VANCOUVER -- The chief of the Tk’emlúps te Secwépemc First Nation on Wednesday expressed her “deepest gratitude” for the outpouring of support the nation has received from across the country and around the world.

Chief Rosanne Casimir, who held a news conference to provide an update less than three weeks after the discovery of the probable graves of 215 children on the grounds of a former residential school in Kamloops, said there had been a “whirlwind of activity” as communities begin to grieve.

“We thank you for your condolences, your support, donations, and especially for your…outpouring of love,” she said. “We stand strong because of you.”

The top doctor for the First Nations Health Authority, who also spoke at the news conference, urged those impacted both directly and indirectly by the discovery of what she called “the removal of a (bandage) from a septic wound” to slow down.

“We’ve all felt a need to respond to the hurt, to the anger, and the deep need to be with people to share our pain and express our emotions,” Dr. Shannon McDonald said.

“Please take the time to heal and reflect, and to pace yourself for the journey ahead and look after each other."

Both Casimir and McDonald indicated that while members of the public were still welcome to visit the memorial in Kamloops, they cautioned against unnecessary travel and gatherings based on the fact the community is just now beginning to receive its second doses of COVID-19 vaccine.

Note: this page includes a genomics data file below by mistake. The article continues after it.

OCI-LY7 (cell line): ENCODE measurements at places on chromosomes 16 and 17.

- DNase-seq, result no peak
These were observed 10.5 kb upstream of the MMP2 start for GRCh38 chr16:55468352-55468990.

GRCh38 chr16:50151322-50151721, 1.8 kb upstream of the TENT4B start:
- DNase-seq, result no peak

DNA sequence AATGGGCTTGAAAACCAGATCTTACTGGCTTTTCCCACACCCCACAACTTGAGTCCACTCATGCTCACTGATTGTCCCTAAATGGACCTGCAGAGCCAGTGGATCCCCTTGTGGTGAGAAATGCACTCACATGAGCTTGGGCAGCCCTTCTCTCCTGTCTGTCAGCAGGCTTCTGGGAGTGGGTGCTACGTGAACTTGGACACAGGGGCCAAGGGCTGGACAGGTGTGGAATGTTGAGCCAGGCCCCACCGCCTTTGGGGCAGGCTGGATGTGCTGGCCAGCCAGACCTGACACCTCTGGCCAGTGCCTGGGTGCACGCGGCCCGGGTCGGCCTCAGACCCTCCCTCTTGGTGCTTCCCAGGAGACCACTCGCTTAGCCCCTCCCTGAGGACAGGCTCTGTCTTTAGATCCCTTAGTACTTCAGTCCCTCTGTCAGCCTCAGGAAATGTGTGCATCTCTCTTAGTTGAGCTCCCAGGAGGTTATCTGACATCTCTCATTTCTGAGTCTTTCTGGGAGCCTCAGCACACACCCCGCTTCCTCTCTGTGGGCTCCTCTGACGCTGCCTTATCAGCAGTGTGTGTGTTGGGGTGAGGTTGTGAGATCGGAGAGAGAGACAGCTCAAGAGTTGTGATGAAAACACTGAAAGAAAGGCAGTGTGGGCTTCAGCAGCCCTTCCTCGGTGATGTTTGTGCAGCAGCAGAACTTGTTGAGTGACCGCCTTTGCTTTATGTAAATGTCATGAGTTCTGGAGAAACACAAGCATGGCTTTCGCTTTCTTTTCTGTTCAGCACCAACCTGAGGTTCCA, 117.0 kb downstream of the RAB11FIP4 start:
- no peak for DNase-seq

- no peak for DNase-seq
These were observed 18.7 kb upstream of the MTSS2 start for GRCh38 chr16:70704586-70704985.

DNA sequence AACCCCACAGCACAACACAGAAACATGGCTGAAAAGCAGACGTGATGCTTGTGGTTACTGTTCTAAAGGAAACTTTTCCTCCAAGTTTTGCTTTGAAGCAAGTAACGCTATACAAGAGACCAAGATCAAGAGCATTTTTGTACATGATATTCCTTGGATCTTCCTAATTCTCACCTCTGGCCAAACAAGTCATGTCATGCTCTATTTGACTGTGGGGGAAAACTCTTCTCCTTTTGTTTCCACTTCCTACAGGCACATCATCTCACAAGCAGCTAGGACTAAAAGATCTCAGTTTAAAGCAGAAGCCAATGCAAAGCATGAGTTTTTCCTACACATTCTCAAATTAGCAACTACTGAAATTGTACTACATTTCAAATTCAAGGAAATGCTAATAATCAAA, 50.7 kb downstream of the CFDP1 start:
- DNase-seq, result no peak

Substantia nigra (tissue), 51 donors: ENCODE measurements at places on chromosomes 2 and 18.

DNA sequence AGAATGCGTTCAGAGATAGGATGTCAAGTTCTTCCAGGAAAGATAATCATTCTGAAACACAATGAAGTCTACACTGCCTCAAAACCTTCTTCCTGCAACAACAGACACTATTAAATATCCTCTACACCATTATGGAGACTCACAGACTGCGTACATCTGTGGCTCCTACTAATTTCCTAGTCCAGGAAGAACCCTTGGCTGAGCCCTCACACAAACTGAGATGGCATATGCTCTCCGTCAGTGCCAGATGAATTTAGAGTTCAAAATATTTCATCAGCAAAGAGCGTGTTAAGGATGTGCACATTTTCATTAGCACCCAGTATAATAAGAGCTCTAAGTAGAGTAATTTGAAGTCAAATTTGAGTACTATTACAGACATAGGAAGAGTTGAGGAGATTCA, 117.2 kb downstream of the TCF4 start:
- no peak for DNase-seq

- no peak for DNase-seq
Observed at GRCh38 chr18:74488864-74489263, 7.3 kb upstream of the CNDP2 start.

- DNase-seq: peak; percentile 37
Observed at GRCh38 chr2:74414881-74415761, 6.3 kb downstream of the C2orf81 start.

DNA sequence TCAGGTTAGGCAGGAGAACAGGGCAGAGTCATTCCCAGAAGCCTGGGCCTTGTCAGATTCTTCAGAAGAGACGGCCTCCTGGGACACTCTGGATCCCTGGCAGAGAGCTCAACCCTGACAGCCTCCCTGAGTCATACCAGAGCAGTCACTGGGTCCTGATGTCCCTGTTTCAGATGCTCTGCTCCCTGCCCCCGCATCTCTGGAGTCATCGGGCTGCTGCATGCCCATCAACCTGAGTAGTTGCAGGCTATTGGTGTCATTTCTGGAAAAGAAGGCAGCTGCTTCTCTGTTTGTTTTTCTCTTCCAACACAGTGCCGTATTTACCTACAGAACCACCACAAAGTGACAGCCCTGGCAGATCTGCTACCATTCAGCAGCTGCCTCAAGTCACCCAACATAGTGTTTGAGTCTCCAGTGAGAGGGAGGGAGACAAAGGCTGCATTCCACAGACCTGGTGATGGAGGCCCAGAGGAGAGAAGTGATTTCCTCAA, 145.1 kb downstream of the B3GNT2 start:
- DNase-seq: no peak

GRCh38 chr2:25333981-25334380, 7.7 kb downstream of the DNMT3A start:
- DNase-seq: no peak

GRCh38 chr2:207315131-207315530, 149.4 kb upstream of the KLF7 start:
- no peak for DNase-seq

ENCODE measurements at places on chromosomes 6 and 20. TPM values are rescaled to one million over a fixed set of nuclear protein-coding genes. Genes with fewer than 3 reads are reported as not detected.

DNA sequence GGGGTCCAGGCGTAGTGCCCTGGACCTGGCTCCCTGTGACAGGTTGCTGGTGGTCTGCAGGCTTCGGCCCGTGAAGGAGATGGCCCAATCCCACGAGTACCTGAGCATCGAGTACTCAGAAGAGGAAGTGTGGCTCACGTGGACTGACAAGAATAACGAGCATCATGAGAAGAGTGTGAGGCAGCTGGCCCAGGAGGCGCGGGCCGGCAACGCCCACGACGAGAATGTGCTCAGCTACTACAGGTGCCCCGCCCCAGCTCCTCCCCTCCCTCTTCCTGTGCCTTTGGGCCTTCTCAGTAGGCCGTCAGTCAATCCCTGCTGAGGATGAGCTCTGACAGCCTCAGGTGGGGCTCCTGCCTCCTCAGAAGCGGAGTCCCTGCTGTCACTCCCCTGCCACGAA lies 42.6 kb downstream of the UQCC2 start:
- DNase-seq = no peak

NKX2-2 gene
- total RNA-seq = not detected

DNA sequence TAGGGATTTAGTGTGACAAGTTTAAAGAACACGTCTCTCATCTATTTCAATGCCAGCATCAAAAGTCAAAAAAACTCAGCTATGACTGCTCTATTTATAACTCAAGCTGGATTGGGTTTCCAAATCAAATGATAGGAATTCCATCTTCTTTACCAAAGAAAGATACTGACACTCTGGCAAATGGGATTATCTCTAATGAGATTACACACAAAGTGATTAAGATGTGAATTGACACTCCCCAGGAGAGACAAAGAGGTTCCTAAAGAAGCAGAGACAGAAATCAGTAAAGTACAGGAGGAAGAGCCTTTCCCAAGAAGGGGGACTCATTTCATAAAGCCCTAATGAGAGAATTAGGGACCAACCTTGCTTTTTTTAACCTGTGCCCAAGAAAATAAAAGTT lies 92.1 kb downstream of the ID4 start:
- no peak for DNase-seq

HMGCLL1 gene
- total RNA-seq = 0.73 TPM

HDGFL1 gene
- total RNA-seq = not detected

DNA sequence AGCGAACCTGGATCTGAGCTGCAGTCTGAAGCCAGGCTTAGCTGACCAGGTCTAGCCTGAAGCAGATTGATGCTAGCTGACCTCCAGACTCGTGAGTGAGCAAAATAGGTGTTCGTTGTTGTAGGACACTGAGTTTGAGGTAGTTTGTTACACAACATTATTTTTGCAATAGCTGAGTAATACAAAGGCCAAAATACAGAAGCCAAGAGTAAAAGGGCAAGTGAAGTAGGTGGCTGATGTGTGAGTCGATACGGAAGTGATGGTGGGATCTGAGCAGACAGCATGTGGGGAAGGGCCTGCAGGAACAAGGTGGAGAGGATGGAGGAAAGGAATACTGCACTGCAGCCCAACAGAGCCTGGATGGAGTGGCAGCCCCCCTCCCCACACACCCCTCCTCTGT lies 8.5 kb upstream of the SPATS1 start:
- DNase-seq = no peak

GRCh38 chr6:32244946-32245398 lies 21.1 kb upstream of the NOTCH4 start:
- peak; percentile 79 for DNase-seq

“We need to be safe and stay local,” McDonald said.

Casimir also briefly addressed the final report the nation expects to make public after they receive it from the organization or company undertaking the survey work near the school using ground-penetrating radar.

“Given its significance, you can understand that there are a number of steps and due diligence that’s needed,” Casimir said.

“This is only the beginning and we want you to be a part of this journey with us,” she added.

According to the Residential School History and Dialogue Centre at the University of British Columbia and the National Centre for Truth and Reconciliation, there are over 30 First Nations communities whose children were forcibly sent to Kamloops from 1890 to 1978.

The National Student Memorial, part of the work of the Truth and Reconciliation Commission, identified 51 children who died at the Kamloops school.

The chief has indicated she believes these 215 children to be in addition to those 51.